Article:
The findings suggest that positive tuberculin reactivity may be inversely associated with the prevalence of wheeze, asthma, and atopic eczema, but not allergic rhinoconjunctivitis, especially among Japanese children without a parental allergic history.

Authors+Show Affiliations

Department of Public Health, Faculty of Medicine, Fukuoka University, Fukuoka, Japan. miyake-y@fukuoka-u.ac.jpNo affiliation info availableNo affiliation info availableNo affiliation info availableNo affiliation info available

Pub Type(s)

Journal Article
Research Support, Non-U.S. Gov't

Language

eng

PubMed ID

18028466

Citation

Miyake, Y, et al. "Tuberculin Reactivity and Allergic Disorders in Schoolchildren, Okinawa, Japan." Clinical and Experimental Allergy : Journal of the British Society for Allergy and Clinical Immunology, vol. 38, no. 3, 2008, pp. 486-92.
Miyake Y, Arakawa M, Tanaka K, et al. Tuberculin reactivity and allergic disorders in schoolchildren, Okinawa, Japan. Clin Exp Allergy. 2008;38(3):486-92.
Miyake, Y., Arakawa, M., Tanaka, K., Sasaki, S., & Ohya, Y. (2008). Tuberculin reactivity and allergic disorders in schoolchildren, Okinawa, Japan. Clinical and Experimental Allergy : Journal of the British Society for Allergy and Clinical Immunology, 38(3), 486-92.
Miyake Y, et al. Tuberculin Reactivity and Allergic Disorders in Schoolchildren, Okinawa, Japan. Clin Exp Allergy. 2008;38(3):486-92. PubMed PMID: 18028466.
* Article titles in AMA citation format should be in sentence-case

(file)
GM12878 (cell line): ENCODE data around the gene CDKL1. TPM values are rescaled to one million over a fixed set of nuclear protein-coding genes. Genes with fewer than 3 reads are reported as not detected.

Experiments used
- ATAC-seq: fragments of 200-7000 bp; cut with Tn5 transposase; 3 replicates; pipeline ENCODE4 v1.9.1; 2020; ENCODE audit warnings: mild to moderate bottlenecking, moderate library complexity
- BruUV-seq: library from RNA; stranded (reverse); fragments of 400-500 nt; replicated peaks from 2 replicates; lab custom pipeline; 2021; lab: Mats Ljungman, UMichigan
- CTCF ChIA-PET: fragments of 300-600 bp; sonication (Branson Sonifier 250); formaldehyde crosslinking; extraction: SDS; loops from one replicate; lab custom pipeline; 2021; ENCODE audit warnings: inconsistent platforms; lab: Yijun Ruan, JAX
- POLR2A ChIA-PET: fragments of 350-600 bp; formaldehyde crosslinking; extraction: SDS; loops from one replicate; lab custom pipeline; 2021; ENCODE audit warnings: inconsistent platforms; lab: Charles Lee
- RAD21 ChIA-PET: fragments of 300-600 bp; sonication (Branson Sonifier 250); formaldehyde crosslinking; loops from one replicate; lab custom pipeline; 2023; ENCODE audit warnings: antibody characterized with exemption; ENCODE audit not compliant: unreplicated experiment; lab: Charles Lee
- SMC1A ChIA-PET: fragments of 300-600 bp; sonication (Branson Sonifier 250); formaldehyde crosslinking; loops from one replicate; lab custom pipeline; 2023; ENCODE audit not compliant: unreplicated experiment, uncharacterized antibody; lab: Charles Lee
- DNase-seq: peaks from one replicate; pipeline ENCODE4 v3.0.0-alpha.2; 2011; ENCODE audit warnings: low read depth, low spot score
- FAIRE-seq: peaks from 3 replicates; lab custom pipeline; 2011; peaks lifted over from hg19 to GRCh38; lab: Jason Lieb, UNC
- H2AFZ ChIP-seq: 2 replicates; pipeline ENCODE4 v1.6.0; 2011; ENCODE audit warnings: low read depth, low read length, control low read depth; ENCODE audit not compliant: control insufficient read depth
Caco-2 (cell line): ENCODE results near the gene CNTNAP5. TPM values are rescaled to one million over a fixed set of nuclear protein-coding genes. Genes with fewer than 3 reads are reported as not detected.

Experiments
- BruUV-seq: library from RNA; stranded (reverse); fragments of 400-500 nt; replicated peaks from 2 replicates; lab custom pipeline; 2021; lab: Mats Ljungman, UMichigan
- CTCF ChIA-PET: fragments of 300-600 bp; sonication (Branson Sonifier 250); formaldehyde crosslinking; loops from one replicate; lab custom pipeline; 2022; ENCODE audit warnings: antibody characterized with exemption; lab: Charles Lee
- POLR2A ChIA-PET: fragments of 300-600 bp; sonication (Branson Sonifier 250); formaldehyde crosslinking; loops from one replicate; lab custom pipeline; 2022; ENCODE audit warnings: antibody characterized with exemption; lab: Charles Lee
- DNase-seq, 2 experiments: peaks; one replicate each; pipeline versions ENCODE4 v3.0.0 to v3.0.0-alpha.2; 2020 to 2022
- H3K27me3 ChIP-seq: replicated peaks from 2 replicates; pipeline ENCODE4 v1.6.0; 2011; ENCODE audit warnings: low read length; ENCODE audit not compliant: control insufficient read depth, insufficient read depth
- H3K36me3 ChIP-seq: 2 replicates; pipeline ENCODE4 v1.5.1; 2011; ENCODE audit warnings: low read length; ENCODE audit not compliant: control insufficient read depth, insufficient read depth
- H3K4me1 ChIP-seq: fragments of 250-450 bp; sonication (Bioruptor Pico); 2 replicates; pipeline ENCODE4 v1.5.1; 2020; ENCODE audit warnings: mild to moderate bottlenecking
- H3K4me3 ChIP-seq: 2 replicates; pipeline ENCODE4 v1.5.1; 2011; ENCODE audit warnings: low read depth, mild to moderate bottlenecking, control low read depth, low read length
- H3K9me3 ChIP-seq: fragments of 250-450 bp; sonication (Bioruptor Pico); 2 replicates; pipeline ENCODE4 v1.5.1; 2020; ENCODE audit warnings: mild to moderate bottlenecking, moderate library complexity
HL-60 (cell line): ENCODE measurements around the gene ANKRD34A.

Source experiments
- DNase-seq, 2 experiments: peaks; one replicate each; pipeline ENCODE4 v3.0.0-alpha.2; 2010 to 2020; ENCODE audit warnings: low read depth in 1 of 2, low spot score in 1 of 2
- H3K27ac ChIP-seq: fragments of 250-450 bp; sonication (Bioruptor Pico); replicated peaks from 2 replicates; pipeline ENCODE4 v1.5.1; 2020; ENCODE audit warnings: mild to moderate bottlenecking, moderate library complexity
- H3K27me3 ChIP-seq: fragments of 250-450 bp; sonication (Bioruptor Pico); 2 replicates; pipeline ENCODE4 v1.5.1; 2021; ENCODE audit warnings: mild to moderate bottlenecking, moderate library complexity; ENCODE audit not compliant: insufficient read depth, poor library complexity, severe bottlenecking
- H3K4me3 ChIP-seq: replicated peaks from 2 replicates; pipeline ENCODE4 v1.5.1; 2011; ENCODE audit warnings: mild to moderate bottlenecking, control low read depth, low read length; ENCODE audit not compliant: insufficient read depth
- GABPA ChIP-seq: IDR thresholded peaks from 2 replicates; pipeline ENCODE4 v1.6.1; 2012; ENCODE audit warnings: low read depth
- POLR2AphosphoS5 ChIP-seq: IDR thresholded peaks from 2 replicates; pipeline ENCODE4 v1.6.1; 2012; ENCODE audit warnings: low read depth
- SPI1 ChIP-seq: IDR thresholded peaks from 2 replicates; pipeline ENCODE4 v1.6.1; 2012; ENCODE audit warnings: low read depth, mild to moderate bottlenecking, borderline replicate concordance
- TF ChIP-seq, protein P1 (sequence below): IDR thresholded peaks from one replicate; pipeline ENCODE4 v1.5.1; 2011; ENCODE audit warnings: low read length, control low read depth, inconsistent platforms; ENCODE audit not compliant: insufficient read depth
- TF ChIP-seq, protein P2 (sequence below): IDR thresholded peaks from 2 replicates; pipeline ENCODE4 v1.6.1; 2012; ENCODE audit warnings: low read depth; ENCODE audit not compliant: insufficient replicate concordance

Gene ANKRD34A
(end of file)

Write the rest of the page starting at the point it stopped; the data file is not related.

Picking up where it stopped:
TY - JOUR T1 - Tuberculin reactivity and allergic disorders in schoolchildren, Okinawa, Japan. AU - Miyake,Y, AU - Arakawa,M, AU - Tanaka,K, AU - Sasaki,S, AU - Ohya,Y, Y1 - 2007/11/19/ PY - 2007/11/22/pubmed PY - 2008/4/9/medline PY - 2007/11/22/entrez SP - 486 EP - 92 JF - Clinical and experimental allergy : journal of the British Society for Allergy and Clinical Immunology JO - Clin Exp Allergy VL - 38 IS - 3 N2 - BACKGROUND: Bacillus Calmette-Guérin (BCG) vaccination triggers a T-helper type 1 response. Whether BCG vaccination and positive tuberculin reactivity are preventive against allergic disorders remains controversial. OBJECTIVE: The current cross-sectional study investigated the relationship of BCG vaccination and tuberculin reactivity with the prevalence of allergic disorders using data from the Ryukyus Child Health Study (RYUCHS). METHODS: Subjects were 5717 schoolchildren aged 8-11 years in Okinawa, Japan. The RYUCHS collected information on symptoms of allergic disorders and potential confounding factors. The outcomes were based on diagnostic criteria from the International Study of Asthma and Allergies in Childhood. Data on BCG vaccination and tuberculin tests were obtained from school records. Allowance was made for grade, sex, sibship size, smoking in the household, paternal and maternal history of asthma, atopic eczema, and allergic rhinitis, and paternal and maternal educational level. RESULTS: No measurable relationship was found between BCG vaccination in infants and the prevalence of allergic disorders. Among 5567 BCG-vaccinated children, positive tuberculin reactivity (induration >/=10 mm) in the first grade was independently associated with a decreased prevalence of wheeze, asthma, and atopic eczema: the multivariate odds ratios for wheeze, asthma, and atopic eczema were 0.80 (95% confidence interval [CI], 0.67-0.94), 0.78 (95% CI, 0.64-0.95), and 0.77 (95% CI, 0.62-0.95), respectively. The inverse associations were more pronounced in children with a negative parental allergic history than in those with a positive parental allergic history. There was no significant relationship between tuberculin reactivity and allergic rhinoconjunctivitis. CONCLUSIONS: The findings suggest that positive tuberculin reactivity may be inversely associated with the prevalence of wheeze, asthma, and atopic eczema, but not allergic rhinoconjunctivitis, especially among Japanese children without a parental allergic history. SN - 1365-2222 UR - https://www.unboundmedicine.com/medline/citation/18028466/Tuberculin_reactivity_and_allergic_disorders_in_schoolchildren_Okinawa_Japan_ L2 - https://doi.org/10.1111/j.1365-2222.2007.02869.x DB - PRIME DP - Unbound Medicine ER -